I can remember only blurred patches and foggy moments of those chaotic and emotionally charged months before my separation. I really have very little recollection of sitting down and arranging the separation papers with lawyers, I can now only vaguely recall sharing the news with my family and friends, and I have a dull awareness and memory of my ex-husband showing me a tour of his temporary place of residence. Beyond these moments however, my memory of that time in my life is hazy to the point of vanishing. I remember feeling completely numb and overwhelmed with each piece in the process toward divorce, every step toward our separation feeling more and more surreal and secretive, and as if the two of us were planning a big surprise party, piecing the event together behind closed doors, and concealing it from our children and from most of the outside world.
Things really only became decisively lucid the day that my ex-husband and I told our children that our family dynamic was about to change. Telling our kids was the concrete blast that took our hidden, two-dimensional plan into instantaneous real-time motion. Guided by a child-divorce therapist that my ex-husband and I had seen in preparation for that day, we approached the moment very well informed, with a script in mind to follow, and with boundaries suggested to us about what we ought and ought not say. We were wisely advised to avoid the word “divorce” when we told our children the news, and we agreed with the experts that while the full information would come to them in time, our kids did not need to bear the burden, the weight, of all that was about to change for them on that very first day. In truth, my kids weren’t completely aware of the full consequences of that momentous conversation, but for me, it was the moment of impact, the kinetic energy and inertial force of motion that propelled my life in a different direction, and I felt the solid Earth move beneath my feet. It spun me about 90 degrees from my original navigational coordinates, and while I was resolved to trust in the slow journey of the vector change, I knew that I was also determined to set my world back on its proper axis before my kids felt too much of the tilt.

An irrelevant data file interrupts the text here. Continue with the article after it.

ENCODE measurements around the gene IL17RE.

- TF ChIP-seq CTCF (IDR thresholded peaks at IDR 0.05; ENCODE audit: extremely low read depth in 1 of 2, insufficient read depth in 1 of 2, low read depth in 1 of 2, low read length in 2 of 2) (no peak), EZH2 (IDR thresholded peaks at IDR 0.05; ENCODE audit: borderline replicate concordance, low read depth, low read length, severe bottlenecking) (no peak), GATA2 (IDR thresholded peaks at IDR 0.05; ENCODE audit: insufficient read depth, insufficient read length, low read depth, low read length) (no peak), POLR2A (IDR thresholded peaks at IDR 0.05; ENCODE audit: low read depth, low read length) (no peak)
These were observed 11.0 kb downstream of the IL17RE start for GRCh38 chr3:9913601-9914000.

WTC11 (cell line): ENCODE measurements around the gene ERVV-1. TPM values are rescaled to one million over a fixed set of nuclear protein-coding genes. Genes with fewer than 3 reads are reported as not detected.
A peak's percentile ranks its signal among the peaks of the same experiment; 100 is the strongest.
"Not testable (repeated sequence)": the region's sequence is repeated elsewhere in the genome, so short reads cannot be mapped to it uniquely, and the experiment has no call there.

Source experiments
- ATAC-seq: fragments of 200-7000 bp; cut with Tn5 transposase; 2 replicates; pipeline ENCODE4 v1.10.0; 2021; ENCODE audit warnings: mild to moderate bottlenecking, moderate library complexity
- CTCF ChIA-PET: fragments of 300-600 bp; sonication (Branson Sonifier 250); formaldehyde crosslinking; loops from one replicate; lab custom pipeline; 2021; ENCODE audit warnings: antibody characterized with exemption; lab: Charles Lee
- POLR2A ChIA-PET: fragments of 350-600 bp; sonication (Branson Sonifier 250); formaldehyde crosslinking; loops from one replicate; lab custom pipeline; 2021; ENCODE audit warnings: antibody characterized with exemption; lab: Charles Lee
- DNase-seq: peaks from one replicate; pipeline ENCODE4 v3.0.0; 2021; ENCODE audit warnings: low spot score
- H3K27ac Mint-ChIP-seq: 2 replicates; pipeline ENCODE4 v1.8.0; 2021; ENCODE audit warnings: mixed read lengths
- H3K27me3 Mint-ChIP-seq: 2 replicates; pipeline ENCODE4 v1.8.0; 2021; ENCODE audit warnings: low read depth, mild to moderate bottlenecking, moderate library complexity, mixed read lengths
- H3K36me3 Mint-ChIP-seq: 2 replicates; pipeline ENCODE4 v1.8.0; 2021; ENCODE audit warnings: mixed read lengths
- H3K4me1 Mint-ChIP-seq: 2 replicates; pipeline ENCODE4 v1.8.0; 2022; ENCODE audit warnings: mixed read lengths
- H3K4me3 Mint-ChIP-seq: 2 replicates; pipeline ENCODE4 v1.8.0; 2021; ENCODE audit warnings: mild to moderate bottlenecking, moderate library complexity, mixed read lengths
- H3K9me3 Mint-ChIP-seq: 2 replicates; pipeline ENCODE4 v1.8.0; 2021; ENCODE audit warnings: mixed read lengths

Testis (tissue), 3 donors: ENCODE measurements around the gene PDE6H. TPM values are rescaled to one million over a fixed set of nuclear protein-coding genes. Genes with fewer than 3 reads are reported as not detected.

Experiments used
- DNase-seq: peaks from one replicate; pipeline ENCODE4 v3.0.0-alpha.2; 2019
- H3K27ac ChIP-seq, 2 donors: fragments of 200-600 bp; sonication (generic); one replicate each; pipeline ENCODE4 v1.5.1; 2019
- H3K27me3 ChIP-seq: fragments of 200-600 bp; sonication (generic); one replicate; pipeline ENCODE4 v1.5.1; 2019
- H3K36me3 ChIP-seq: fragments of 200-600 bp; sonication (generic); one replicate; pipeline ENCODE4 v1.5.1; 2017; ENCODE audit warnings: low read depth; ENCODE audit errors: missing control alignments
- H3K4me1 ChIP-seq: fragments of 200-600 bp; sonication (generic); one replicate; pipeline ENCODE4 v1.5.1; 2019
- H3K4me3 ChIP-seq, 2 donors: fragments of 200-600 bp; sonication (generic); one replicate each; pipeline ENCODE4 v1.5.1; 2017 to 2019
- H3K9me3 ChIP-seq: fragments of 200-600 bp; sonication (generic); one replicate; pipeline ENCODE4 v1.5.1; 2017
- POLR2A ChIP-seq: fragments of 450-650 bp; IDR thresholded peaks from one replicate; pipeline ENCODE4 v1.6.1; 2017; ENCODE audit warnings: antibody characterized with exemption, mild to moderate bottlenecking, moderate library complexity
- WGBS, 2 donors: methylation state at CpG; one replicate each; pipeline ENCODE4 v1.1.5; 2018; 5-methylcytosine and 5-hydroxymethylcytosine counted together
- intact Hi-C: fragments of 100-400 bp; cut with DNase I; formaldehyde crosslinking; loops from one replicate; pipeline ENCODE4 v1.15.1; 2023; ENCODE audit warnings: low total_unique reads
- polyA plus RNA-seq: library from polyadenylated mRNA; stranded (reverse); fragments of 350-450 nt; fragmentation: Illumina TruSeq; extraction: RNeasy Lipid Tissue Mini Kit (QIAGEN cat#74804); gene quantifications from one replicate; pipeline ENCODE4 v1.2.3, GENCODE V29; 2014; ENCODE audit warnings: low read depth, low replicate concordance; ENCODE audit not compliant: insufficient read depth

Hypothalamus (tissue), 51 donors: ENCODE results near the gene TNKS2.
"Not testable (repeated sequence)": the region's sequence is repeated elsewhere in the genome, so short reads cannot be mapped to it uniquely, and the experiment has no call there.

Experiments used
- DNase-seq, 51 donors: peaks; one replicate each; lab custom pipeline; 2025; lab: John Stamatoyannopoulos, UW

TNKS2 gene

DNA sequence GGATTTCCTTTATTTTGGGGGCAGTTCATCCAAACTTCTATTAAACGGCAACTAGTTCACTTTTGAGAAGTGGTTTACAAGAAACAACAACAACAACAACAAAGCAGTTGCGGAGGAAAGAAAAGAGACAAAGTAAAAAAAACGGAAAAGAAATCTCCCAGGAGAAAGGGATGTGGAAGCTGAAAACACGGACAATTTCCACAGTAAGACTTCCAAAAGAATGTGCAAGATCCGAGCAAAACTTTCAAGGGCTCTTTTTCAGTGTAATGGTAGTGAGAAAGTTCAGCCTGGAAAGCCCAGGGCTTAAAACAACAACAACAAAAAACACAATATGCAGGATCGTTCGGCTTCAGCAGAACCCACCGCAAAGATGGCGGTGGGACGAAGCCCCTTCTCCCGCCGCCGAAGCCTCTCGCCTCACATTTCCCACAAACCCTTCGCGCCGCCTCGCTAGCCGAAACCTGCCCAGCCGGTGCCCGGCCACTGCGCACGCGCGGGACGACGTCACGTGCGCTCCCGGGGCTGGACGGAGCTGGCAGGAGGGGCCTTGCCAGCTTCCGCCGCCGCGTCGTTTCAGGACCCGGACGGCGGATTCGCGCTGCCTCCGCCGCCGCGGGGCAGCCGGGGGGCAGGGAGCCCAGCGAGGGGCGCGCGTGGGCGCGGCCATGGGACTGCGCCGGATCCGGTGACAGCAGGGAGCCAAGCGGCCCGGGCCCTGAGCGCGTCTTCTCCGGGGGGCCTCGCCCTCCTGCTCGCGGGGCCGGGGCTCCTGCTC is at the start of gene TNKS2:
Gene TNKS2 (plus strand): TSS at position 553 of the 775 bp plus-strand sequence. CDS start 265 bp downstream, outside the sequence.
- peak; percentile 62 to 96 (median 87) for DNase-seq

Any solid memories of my journey through divorce began on that day, and my moods that accompanied those memories could be described as nothing less than mercurial. Some of them were dark and bleak, heavy with fears about how I had failed my kids and how their future might suffer because of it. I had nights upon nights of quiet tears, feeling alone in the dark, paralyzed by fear about how I would cope on my own, or how my kids could possibly cope without me. Other days I felt electrified. I found myself sizzling with courageous energy, empowered by an inner fuel for having just accomplished a task for the first time on my own, or that I had crushed a fear of mine that seemed just too overwhelming to overcome. These polarizing experiences stretched on for years, at times with only momentum pushing me forward. In retrospect, that momentum was likely mere hope. Hope that somewhere outside the chaos of uprooting our family, that my ex-husband and I would find peace…Peace that we were each worthy of a better love, peace in knowing that our children were worthy of being surrounded by said love, and peace in creating a more authentic life for us all, even if that meant that we would require two homes to find it.
As I write this blog today, I have been living four and half years on my own. There is no partner at my disposal to share in the responsibilities of any house upkeep, chores, bills or financial directives. I have no better half to trade off with when I’ve lost my patience with my kids during homework or bedtime. I have no extra set of hands to help drive the kids to different places at the exact same time, or to help ease the load when I’m exhausted or unwell (insert huge nod of thanks to my family and friends here who do!) When I’m “on” with my kids, I am ON, and I now carry no shame or worry about turning that parenting button “off” when my kids are with their Dad. Yes, for four and a half years I have learned to do it alone. In fact, I’m confident now that I am doing “alone” quite well! How is it then that I don’t feel lonely?! Sometimes I’m just as surprised by this fact as you might be when you ask me if I would like to live with someone again, or get married again, or blend my family with others. My answer is categorically NO. I’m happy and comfortable exactly where I am at this very moment. Which leaves me thinking… perhaps after all these years of working so very hard toward my ultimate goal of stability and peace for myself and for my kids, of creating a home with less anger and silence, of actively moving towards relationships with more love, openness and candor, of truly being present for my kids, and them truly showing love and respect for each other, of choosing to live a more minimalist and authentic life, and of surrounding myself with family and friends that I respect, adore and trust…that perhaps I’m no longer moving toward that ultimate goal of peace….Perhaps I’m already here.